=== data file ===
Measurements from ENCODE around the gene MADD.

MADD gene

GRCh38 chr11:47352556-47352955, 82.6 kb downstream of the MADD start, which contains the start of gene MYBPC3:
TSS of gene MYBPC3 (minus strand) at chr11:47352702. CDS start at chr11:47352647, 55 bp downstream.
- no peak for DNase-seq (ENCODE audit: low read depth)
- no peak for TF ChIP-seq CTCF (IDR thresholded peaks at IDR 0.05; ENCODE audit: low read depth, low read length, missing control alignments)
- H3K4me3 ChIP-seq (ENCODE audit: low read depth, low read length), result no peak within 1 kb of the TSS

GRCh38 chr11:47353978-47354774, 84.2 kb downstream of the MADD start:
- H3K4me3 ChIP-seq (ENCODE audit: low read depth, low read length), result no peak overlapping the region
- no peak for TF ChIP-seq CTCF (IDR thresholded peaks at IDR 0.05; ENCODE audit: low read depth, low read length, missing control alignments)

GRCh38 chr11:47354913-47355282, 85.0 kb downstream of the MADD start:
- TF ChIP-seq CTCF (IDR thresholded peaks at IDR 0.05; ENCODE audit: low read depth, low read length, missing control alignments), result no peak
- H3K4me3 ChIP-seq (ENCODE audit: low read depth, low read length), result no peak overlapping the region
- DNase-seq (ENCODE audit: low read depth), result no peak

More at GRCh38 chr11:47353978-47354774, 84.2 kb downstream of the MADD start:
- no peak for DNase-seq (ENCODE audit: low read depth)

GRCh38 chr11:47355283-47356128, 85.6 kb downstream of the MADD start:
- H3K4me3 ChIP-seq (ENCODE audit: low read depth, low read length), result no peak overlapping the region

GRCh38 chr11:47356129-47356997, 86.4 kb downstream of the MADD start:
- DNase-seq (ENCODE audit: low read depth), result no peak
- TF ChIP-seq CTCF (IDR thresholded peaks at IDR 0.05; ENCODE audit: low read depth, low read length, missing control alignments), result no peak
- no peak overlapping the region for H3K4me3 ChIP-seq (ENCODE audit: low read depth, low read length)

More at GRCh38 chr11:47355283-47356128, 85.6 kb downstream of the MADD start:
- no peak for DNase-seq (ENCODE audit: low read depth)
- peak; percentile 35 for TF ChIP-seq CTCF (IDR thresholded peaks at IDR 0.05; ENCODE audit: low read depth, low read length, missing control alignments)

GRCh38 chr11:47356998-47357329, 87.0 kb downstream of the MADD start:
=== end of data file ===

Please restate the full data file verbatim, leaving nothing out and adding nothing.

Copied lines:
Measurements from ENCODE around the gene MADD.

MADD gene

GRCh38 chr11:47352556-47352955, 82.6 kb downstream of the MADD start, which contains the start of gene MYBPC3:
TSS of gene MYBPC3 (minus strand) at chr11:47352702. CDS start at chr11:47352647, 55 bp downstream.
- no peak for DNase-seq (ENCODE audit: low read depth)
- no peak for TF ChIP-seq CTCF (IDR thresholded peaks at IDR 0.05; ENCODE audit: low read depth, low read length, missing control alignments)
- H3K4me3 ChIP-seq (ENCODE audit: low read depth, low read length), result no peak within 1 kb of the TSS

GRCh38 chr11:47353978-47354774, 84.2 kb downstream of the MADD start:
- H3K4me3 ChIP-seq (ENCODE audit: low read depth, low read length), result no peak overlapping the region
- no peak for TF ChIP-seq CTCF (IDR thresholded peaks at IDR 0.05; ENCODE audit: low read depth, low read length, missing control alignments)

GRCh38 chr11:47354913-47355282, 85.0 kb downstream of the MADD start:
- TF ChIP-seq CTCF (IDR thresholded peaks at IDR 0.05; ENCODE audit: low read depth, low read length, missing control alignments), result no peak
- H3K4me3 ChIP-seq (ENCODE audit: low read depth, low read length), result no peak overlapping the region
- DNase-seq (ENCODE audit: low read depth), result no peak

More at GRCh38 chr11:47353978-47354774, 84.2 kb downstream of the MADD start:
- no peak for DNase-seq (ENCODE audit: low read depth)

GRCh38 chr11:47355283-47356128, 85.6 kb downstream of the MADD start:
- H3K4me3 ChIP-seq (ENCODE audit: low read depth, low read length), result no peak overlapping the region

GRCh38 chr11:47356129-47356997, 86.4 kb downstream of the MADD start:
- DNase-seq (ENCODE audit: low read depth), result no peak
- TF ChIP-seq CTCF (IDR thresholded peaks at IDR 0.05; ENCODE audit: low read depth, low read length, missing control alignments), result no peak
- no peak overlapping the region for H3K4me3 ChIP-seq (ENCODE audit: low read depth, low read length)

More at GRCh38 chr11:47355283-47356128, 85.6 kb downstream of the MADD start:
- no peak for DNase-seq (ENCODE audit: low read depth)
- peak; percentile 35 for TF ChIP-seq CTCF (IDR thresholded peaks at IDR 0.05; ENCODE audit: low read depth, low read length, missing control alignments)

GRCh38 chr11:47356998-47357329, 87.0 kb downstream of the MADD start: